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Thursday, April 15, 2021

What does it take to win an Australian bravery award?

One hundred years since he rescued a man from a well in Temora, New South Wales, the late Henry Herbert Grant was one of 111 people added to the Australian Bravery Decorations List by Governor-General David Hurley today, 23 March.

Saving people from fires, car crashes, violent incidents and treacherous waters were dominant themes among descriptions of the incidents that warranted an award.

The Governor-General said the stories and deeds of those included were remarkable and inspiring.

“Today’s recipients come from all sorts of different backgrounds, are of different ages and were confronted with very different situations,” he said.

Governor-General David Hurley says the awards recognise individuals who choose to act in a moment of danger or peril. Image: Kerrie Brewer

“None of them set out to be brave or receive an award – they were confronted with a situation and they acted.

“They put their own well-being at risk to help others.

“They were not only brave, they were selfless.”

The highest honour, the Star of Courage, was awarded to two people.

Laurie Nolan of Nelson Bay won the star for his “conspicuous courage” during an attempt to rescue a racing yacht in dangerous seas off the coast of Port Stephens in 2016.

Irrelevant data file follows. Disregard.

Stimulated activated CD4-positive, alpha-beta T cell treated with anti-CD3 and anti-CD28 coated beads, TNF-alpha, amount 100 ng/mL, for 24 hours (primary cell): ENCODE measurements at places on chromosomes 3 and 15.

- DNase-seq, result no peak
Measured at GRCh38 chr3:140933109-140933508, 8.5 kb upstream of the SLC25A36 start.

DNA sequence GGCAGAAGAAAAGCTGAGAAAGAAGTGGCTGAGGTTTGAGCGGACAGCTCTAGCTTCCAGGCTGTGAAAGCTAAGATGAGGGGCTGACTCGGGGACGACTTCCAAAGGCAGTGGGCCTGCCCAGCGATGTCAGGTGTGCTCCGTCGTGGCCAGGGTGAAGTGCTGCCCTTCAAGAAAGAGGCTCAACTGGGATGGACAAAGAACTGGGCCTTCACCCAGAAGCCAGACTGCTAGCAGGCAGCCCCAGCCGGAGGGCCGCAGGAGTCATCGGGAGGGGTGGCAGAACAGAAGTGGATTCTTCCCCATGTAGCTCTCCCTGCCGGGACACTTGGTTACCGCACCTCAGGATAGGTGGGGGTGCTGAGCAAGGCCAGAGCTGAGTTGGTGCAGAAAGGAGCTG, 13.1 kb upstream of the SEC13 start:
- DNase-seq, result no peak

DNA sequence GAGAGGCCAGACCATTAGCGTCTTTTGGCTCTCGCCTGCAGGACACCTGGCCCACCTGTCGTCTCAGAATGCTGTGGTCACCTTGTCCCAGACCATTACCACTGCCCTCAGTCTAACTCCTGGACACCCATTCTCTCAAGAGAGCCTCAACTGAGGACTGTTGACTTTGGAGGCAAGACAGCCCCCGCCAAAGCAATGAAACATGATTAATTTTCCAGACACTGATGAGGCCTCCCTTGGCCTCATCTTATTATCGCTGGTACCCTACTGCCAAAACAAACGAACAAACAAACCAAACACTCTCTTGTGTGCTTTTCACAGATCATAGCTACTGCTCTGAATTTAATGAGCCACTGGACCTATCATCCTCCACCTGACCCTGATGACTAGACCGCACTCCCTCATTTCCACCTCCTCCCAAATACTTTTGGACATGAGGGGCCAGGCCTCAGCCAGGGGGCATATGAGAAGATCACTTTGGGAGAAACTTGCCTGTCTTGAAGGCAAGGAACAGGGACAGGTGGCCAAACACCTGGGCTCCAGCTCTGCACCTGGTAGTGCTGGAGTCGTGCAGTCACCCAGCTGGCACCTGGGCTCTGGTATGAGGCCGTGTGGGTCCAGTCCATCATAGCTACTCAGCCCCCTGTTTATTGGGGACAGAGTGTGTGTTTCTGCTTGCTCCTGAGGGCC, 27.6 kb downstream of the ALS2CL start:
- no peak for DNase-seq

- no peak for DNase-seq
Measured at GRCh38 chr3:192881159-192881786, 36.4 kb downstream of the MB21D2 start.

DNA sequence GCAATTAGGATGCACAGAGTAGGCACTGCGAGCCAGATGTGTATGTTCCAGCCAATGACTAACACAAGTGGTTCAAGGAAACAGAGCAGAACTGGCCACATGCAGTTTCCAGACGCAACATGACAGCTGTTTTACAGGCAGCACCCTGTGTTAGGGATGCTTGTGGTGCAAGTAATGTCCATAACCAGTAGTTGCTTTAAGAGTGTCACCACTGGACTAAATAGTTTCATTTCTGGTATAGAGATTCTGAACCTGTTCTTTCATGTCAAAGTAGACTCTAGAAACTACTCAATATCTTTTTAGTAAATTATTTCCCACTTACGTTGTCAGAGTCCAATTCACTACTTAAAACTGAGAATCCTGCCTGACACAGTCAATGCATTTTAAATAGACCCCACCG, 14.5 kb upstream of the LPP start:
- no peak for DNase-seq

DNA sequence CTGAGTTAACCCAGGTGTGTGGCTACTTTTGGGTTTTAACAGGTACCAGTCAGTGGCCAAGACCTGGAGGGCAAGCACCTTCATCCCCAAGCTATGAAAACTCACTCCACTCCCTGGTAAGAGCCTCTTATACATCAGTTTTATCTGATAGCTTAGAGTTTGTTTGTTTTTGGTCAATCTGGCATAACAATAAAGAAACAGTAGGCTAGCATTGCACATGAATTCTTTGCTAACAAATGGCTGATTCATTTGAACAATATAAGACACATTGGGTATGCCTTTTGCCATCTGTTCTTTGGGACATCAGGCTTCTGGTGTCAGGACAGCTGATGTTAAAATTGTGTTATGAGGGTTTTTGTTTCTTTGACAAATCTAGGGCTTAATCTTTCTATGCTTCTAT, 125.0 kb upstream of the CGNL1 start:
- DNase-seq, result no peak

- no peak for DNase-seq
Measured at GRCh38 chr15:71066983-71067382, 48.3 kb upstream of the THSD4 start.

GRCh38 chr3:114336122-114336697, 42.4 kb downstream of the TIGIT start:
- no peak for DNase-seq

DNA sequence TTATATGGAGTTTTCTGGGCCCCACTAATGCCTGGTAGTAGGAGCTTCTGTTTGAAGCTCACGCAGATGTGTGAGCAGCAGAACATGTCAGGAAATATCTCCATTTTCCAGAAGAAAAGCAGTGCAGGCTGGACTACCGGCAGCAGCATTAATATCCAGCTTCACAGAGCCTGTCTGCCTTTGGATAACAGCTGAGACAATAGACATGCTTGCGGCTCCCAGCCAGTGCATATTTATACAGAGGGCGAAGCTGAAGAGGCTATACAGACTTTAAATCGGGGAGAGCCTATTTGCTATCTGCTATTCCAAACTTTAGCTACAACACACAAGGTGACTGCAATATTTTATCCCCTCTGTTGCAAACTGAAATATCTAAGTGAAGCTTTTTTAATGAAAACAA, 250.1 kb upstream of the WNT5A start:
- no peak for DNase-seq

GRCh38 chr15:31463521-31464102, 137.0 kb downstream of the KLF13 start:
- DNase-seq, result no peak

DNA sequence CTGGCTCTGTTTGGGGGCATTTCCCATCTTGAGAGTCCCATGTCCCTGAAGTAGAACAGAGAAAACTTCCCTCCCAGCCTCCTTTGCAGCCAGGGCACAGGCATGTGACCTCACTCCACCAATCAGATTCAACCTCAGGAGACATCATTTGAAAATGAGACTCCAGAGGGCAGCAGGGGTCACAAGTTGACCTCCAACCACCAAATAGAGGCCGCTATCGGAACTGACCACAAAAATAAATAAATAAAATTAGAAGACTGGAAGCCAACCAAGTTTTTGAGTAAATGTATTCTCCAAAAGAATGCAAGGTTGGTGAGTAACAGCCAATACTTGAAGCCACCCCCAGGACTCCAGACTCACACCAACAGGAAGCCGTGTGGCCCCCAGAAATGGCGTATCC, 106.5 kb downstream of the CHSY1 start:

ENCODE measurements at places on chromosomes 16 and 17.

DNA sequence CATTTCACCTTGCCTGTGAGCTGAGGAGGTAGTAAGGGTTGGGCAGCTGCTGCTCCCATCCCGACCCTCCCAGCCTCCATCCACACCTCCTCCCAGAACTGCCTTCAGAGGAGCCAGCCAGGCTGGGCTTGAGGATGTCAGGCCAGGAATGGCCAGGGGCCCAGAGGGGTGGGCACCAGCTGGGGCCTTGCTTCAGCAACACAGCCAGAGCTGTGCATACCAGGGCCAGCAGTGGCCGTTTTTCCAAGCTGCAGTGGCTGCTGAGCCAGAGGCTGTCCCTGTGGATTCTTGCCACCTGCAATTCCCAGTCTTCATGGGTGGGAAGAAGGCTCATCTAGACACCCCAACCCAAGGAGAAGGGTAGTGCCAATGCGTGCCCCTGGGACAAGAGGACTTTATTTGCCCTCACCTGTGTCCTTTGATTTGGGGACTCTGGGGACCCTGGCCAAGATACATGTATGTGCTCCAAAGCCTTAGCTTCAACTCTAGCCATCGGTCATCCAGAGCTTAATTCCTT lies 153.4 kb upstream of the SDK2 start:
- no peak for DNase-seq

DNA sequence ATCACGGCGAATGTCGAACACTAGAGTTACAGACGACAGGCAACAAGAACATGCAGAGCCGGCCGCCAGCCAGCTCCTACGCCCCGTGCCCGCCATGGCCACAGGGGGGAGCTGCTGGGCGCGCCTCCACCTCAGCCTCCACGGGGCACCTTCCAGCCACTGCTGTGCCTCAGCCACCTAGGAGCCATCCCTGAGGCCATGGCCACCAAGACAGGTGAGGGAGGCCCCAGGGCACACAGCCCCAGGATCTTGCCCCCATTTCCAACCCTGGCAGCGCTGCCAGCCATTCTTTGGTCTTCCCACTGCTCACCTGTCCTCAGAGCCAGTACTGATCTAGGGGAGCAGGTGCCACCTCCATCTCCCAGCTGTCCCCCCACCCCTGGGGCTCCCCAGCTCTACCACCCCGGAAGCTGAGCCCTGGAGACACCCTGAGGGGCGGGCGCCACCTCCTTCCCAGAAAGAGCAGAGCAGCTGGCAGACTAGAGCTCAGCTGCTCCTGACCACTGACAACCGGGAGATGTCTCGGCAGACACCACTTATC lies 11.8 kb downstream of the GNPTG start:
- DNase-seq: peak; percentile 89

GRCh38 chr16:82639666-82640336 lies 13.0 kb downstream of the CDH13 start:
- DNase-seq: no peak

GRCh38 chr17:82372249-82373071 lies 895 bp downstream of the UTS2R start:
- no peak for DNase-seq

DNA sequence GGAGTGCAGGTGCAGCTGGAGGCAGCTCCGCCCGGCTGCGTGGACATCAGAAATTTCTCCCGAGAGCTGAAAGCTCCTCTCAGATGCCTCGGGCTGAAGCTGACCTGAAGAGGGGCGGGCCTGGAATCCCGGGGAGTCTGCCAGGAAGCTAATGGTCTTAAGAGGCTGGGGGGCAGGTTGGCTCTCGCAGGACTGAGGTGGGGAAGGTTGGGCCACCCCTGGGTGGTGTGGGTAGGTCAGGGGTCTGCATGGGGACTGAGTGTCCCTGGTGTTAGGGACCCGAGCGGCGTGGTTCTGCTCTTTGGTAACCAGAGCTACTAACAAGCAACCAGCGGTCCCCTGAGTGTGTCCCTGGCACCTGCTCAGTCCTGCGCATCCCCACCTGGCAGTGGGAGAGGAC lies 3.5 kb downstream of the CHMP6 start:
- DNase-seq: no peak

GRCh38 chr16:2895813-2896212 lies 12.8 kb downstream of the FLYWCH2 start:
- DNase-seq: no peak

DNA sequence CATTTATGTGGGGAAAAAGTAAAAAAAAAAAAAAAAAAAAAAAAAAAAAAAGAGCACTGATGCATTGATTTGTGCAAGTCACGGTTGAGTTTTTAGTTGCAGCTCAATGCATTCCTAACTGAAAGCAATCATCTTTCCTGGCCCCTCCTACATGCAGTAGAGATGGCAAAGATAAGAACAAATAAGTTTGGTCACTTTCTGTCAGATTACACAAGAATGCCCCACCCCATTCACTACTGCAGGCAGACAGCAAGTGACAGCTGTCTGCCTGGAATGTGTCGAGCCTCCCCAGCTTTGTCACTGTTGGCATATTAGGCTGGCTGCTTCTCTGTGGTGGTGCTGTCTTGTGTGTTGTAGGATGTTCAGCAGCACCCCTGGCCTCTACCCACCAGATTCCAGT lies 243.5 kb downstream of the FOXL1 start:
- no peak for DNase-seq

Mr Nolan was one of seven who volunteered to head out in cyclonic conditions after dark to aid a crew of distressed yachtsmen.

The rescuers found themselves in serious trouble when their boat was tipped by a wall of water.

After regaining his feet, Mr Nolan saved his mates tangled in safety lines that would have dragged them under, freed another crewman pinned to the deck, and helped restart the engine to head back to safety.

The race yacht crew returned to shore in a life raft.

The second Star of Courage belongs to the late Tom Jackson, formerly of the United Kingdom, who died trying to save a woman who was attacked by a man with a knife in a Queensland hostel in 2016.

Mr Jackson was administering first aid to the gravely injured woman, who paramedics could not save, when the assailant located the pair and inflicted fatal wounds on Mr Jackson.

Governor-General Hurley said the families of those who died because of their brave actions should know that “Australia is both grateful and proud of their actions”.

“These awards recognise the courageous actions of individuals who, in a moment of danger or peril, chose to act.

“They were brave, they did not hesitate, and their actions made a difference.”

Seven groups received a Bravery Citation, for actions including preventing a distressed man from torching his car while inside it, stepping up to save a man being attacked with a hunting knife, and swimming to drag people from croc infested waters.

More than half the people added to the list were from New South Wales, a total of 60.

Twenty-seven went to Queenslanders, 13 to Victorians, three to Northern Territorians, one to a South Australian and two to folk from the United Kingdom.

Although the home state or territory of some winners was omitted for privacy reasons, it appeared no one from Tasmania, Western Australia or the ACT made today’s list.

Just nine of the people on the list were women – less than 10% – according to Canberra Weekly analysis of documents provided by the Governor-General’s office. 

The independent Australian Bravery Decorations Council makes recommendations to the Governor-General regarding who should be recognised and at what level of award.

Two Australian Bravery lists are announced every year.

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